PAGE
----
blogemacsrss

Graphing banana bread

I hate reading recipes. With most recipes I find myself re-reading the process over and over again as I’m making the thing because the steps aren’t presented in a way that represents the actual process of cooking. Sometimes this is due to poor writing, but often it’s just due to the nature of cooking. Cooking isn’t a series of entirely sequential steps. There’s typically a general sequence, but among the steps of that sequence are processes that can be done asynchronously — the water has to be boiling and the vegetables chopped before you can start making your stew, but you can be chopping vegetables while the water is heating up.

Here is a recipe I use to make banana bread. I adapted it from the “Ultimate Banana Bread” recipe in The Cook’s Illustrated Cookbook, ed. America’s Test Kitchen (2011).

Banana bread

Ingredients

Dry:

  • 1.75 cups flour
  • 1 tsp baking soda
  • 0.5 teaspoon salt

Wet:

  • 5 frozen bananas
  • 8 tablespoons unsalted butter, melted
  • 2 large eggs
  • 0.75 cups light brown sugar
  • 1 tsp vanilla extract

Procedure

  1. Heat oven to 350° Fahrenheit.
  2. Defrost 5 unpeeled bananas in a bowl using a microwave.
    1. Once defrosted enough to peel, peel, squeezing the juices out of the peel and into the bowl, and microwave for 5 more minutes.
    2. Drain bananas through fine-mesh strainer over a medium size pot. Allow to drain for 15 minutes.
      1. Stir occasionally.
  3. Start melting butter on the stove.
  4. In between steps of the banana process, mix together all dry ingredients in a large bowl.
  5. Cook banana liquid on stove and reduce to about 0.25 cups, with a consistency similar to maple syrup.
  6. While reducing, mix the wet ingredients together — bananas, mashed, and melted butter, eggs, brown sugar, and vanilla extract. Add banana liquid once reduced and mash everything together.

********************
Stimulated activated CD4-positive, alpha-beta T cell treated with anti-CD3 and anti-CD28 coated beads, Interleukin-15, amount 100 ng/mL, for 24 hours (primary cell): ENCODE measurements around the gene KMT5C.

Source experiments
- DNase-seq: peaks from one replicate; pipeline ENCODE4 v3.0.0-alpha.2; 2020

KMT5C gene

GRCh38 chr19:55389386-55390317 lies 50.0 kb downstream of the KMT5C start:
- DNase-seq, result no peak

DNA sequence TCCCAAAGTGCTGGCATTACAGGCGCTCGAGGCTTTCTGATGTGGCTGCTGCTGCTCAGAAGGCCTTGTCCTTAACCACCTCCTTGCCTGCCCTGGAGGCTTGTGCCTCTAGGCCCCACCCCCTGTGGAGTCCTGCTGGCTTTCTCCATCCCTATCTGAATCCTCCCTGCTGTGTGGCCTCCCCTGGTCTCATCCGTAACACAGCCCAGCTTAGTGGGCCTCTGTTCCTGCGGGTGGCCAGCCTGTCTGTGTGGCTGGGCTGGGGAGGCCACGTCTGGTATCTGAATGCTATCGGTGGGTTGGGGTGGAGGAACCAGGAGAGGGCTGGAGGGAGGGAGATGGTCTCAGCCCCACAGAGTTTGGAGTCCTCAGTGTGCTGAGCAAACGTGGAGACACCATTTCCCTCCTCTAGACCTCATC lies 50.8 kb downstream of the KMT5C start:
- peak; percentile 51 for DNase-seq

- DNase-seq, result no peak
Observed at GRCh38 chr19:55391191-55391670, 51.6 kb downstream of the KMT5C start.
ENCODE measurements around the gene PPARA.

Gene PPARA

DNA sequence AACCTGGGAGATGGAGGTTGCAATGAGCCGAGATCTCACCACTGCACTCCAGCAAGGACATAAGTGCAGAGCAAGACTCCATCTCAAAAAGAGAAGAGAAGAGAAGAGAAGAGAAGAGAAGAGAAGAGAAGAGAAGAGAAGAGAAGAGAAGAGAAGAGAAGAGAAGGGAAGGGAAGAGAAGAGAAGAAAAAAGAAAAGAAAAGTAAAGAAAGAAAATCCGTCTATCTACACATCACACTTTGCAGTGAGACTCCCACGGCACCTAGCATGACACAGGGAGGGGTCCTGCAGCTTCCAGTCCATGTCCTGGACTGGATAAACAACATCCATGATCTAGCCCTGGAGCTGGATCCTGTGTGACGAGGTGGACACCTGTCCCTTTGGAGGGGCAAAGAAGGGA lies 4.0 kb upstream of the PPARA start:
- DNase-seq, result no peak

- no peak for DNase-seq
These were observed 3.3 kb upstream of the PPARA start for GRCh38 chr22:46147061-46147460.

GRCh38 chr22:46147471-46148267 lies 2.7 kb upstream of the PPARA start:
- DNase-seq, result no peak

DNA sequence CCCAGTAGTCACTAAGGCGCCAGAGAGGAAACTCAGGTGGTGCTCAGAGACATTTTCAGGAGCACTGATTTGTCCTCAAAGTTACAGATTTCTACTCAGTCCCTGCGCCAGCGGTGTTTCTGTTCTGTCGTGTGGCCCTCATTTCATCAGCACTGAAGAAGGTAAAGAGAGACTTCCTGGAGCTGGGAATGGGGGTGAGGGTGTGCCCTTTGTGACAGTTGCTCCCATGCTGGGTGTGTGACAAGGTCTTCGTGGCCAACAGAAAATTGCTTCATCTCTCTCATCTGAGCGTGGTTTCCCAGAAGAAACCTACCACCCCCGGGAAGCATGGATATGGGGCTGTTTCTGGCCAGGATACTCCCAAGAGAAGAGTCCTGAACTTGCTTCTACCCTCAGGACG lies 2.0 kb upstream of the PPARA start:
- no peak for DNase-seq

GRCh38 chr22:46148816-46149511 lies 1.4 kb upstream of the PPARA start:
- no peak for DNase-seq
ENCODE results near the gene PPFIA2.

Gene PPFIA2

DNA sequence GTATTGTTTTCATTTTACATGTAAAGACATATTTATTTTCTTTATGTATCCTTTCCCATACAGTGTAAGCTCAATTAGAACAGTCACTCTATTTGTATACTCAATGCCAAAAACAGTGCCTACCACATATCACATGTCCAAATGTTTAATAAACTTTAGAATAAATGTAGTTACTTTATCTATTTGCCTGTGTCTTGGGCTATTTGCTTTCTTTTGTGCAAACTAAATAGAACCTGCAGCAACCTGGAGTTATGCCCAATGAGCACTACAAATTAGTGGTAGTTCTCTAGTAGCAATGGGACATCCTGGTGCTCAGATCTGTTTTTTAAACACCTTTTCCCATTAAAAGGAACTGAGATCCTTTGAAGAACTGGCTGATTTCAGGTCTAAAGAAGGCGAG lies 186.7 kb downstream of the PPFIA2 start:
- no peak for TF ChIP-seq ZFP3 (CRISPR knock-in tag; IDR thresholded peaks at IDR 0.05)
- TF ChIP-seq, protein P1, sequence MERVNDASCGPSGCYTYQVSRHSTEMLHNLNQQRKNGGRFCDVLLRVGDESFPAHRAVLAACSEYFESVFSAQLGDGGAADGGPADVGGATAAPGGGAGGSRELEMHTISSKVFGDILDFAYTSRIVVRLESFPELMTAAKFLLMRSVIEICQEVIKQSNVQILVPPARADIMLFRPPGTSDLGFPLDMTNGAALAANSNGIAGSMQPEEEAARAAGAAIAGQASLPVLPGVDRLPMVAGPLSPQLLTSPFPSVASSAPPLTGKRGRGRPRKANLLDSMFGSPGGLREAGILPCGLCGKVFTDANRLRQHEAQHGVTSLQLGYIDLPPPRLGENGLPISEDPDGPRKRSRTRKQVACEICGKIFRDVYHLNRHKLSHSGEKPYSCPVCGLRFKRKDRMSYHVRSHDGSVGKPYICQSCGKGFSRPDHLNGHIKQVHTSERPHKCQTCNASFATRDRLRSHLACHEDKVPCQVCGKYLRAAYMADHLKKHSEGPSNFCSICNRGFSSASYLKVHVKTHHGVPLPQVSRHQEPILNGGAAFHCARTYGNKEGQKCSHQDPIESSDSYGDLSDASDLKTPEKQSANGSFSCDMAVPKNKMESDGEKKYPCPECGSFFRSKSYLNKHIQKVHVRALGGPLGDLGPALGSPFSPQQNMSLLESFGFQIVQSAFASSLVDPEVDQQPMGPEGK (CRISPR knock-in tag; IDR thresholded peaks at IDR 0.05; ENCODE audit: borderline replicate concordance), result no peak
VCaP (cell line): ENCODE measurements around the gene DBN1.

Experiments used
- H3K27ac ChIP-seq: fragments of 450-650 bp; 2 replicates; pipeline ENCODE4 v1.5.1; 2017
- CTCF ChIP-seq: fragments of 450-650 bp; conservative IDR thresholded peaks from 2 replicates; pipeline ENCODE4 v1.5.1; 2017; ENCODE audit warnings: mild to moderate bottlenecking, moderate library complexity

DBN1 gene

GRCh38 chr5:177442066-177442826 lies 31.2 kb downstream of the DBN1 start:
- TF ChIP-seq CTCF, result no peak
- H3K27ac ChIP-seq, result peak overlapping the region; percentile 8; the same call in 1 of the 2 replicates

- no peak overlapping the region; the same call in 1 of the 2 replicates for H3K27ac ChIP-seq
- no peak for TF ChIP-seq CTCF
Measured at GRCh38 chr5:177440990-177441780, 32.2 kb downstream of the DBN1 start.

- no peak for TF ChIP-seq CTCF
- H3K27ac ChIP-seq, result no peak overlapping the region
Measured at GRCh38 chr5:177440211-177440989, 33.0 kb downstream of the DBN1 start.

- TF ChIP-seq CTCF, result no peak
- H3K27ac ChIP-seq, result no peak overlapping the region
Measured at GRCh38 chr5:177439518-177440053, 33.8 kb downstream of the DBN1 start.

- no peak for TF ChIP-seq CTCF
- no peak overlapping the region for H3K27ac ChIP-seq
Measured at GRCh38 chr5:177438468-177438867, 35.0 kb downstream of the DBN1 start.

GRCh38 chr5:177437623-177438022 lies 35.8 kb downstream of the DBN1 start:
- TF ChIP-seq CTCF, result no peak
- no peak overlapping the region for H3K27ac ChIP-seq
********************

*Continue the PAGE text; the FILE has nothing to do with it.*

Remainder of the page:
7. Pour banana mixture into the dry ingredients and fold together gently.
  8. Grease loaf pan and pour banana mixture into it.
  9. Bake for 55-75 minutes, until toothpick stuck in the middle comes out clean.

I’ve edited the recipe to be a little more procedural, but it still doesn’t feel like the best way to represent this information. Steps 1 – 4, for example, should really all be done at the same time.

A better way to visualize?

My first thought was to make a network diagram of the baking process where each node links to the things that depend on it. I knew GraphViz was a tool for making network diagrams, though I’d never played with it. This is the first graph I threw together:

digraph {
    "Heat oven" -> "Bake";
    "Defrost bananas" -> "Peel bananas";
    "Peel bananas" -> "Microwave bananas";
    "Microwave bananas" -> "Drain bananas";
    "Drain bananas" -> "Mix wet ingredients";
    "Drain bananas" -> "Reduce banana liquid";
    "Reduce banana liquid" -> "Mix wet ingredients";
    "Melt butter" -> "Mix wet ingredients";
    "Flour" -> "Mix dry ingredients";
    "Baking soda" -> "Mix dry ingredients";
    "Salt" -> "Mix dry ingredients";